Hello, this is Bill Crain. I’d like to tell you a new story about an animal at Safe Haven Farm Sanctuary, which my wife, Ellen, and I founded to provide a home for rescued farm animals. The story is about a rooster named Big Red.
One day a young, off-duty policewoman spotted a small chicken hiding near a live meat market in Queens. Live meat markets are places where chickens, rabbits, and other animals await slaughter. Customers tell the clerks which kind of meat they want, and the animals are slaughtered and butchered for them in a back room. Customers receive their meat in neatly wrapped packages, knowing it is fresh. Once is a while an animal, like this chicken, somehow escapes.
The woman, who loved animals, didn’t think the chicken would survive on the city streets, so she caught him and took him home. But she also felt he would be unhappy in her small apartment, so she searched the Internet and found our farm sanctuary. We were happy to adopt the youngster.
The woman told us she named him Big Red because of his bright red coloring. We didn’t understand why she called this small chicken Big Red. But when we asked her, she just shrugged and said she liked the name.
At the time, she believed Big Red was a hen. When chickens are young, it’s difficult to determine their gender.
We don’t know how Big Red got to the live meat market, but here is probably what happened.
Big Red, like 99 percent of the chickens American eat, was probably hatched on a factory farm. At birth, the factory farms try to separate the males from the females. The farms might keep a few males for breeding, but they kill the rest. This is because the males bring no profit. Males cannot lay eggs, and their meat doesn’t taste good to most Americans. So the factory farm workers toss the male chicks into machines that crush them to death or fling them into bins that suffocate them.
But occasionally the workers make a mistake. This probably happened in Big Red’s case, a male who was allowed to live a while.
When factory farms deem hens ready for slaughter—which is invariably early in their lives—the farms usually ship them to slaughterhouses. But the farms also sell a minority of their chickens to live meat markets, like the one from which Big Red escaped.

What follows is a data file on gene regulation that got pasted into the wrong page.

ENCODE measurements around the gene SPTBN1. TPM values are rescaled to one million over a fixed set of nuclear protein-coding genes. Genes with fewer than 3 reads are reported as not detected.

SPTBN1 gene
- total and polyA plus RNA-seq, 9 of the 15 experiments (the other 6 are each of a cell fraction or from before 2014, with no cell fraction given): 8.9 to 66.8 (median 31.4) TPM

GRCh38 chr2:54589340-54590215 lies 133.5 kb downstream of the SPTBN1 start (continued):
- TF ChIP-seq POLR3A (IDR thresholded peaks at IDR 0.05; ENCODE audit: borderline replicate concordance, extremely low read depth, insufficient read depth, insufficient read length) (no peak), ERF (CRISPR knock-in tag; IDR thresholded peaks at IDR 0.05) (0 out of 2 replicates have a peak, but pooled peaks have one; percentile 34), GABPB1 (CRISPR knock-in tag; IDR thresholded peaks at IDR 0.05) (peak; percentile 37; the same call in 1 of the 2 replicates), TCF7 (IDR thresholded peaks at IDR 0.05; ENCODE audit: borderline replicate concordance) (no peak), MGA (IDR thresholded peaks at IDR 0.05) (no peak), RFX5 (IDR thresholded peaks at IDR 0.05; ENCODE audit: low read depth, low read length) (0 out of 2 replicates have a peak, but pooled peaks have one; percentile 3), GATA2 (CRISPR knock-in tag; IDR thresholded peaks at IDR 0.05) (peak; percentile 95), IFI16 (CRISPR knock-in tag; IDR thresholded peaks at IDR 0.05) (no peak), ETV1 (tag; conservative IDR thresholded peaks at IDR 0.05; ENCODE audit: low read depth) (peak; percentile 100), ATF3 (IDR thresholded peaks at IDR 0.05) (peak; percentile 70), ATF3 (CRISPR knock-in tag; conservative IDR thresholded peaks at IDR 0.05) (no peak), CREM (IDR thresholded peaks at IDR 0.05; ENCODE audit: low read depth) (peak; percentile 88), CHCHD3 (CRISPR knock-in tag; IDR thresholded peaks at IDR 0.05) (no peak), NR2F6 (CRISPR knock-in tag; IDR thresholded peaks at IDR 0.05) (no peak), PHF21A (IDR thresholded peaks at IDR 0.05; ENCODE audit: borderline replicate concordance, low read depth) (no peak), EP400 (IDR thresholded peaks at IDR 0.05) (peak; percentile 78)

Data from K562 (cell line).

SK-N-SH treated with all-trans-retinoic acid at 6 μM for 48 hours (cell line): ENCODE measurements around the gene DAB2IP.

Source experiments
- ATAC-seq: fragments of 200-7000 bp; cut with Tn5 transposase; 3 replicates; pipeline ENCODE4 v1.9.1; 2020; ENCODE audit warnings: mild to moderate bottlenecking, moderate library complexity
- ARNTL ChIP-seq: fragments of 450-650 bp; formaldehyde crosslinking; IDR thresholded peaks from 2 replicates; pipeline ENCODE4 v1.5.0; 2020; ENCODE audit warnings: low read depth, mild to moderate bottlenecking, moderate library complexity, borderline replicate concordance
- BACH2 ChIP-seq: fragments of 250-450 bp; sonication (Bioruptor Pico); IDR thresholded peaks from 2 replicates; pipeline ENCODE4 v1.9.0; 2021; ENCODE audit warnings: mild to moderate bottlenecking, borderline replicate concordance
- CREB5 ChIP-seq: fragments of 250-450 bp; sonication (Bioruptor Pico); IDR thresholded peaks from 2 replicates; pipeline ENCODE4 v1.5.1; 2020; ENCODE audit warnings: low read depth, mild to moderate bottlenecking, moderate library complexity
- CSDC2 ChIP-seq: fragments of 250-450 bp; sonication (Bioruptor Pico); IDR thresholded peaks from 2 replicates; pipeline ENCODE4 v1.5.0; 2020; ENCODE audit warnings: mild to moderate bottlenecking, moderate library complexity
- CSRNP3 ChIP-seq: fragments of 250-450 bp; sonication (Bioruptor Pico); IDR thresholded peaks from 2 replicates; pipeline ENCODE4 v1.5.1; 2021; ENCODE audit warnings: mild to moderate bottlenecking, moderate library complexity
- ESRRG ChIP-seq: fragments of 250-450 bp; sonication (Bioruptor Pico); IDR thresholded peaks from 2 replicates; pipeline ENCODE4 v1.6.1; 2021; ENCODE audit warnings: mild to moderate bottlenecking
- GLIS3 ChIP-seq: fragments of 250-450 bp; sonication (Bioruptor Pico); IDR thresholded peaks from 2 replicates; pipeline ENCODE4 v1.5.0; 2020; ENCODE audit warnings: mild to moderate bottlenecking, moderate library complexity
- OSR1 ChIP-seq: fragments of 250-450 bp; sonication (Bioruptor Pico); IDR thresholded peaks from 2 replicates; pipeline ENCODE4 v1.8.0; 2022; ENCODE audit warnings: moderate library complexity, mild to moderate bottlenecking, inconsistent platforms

After Big Red came to our farm, he grew and grew. In fact, he grew to 13 pounds, heavier than any rooster I have seen. He certainly lived up to his name. And soon he began to crow and tried to mate with the hens. He was definitely a rooster.
One afternoon, after Big Red had been with us three years, a crisis occurred. Chris and Ryan, two young part-time workers, came running over to Ellen and me. Chris was carrying Big Red. “Look, Big Red is blue,” he shouted. “He’s gasping for air.”
“He cannot stand up,” Ryan added. “I think he’s dying.”
Ellen, who is a pediatrician and has acquired some medical knowledge of farm animals, inspected his airway, and it looked clear. “All we can do is get him oxygen and hope for the best,” Ellen said.
So I drove him to an emergency veterinary clinic, where the staff put him in an oxygen room overnight. In the morning, the vet phoned to say he seemed better. He had regained some of his red coloring and was standing up and even walking about. On my way to pick him up, I was full of hope.
But when I arrived at the clinic, the vet told me Big Red had taken a turn for the worse. When I saw him, he was sitting and looked weak. His coloring didn’t look good, either. The vet asked me what I wanted to do—meaning did I want her to euthanize him. She relayed Ellen’s message that because I could observe Big Red’s condition, the decision was mine.
For some reason, I felt I shouldn’t euthanize him. I drove him back to the farm and put him in his aviary.
Then something amazing happened. Big Red stood up and began walking about. He looked redder, too. Within an hour, he was crowing. He recovered!
The vet didn’t know the cause of his sudden oxygen loss. Ellen speculates that part of his heart went into a spasm, blocking the circulation of blood and oxygen to the body. The extra oxygen in the clinic helped him recover, as did his ability to relax back home on the farm.
It is said that a cat has nine lives. Big Red has had three. First, he was probably mistaken for a female at birth and allowed to live a while on a factory farm. Second, he somehow escaped a live meat market. And third, he recovered from what appeared to be certain death from oxygen loss. Big Red makes miracles seem possible.
Bill Crain is co-founder of Safe Haven Farm Sanctuary in Poughquag. His most recent book is “The Emotional Lives of Animals and Children: Insights from a Farm Sanctuary.” Visit the sanctuary’s website, www.safehavenfarmsanctuary.org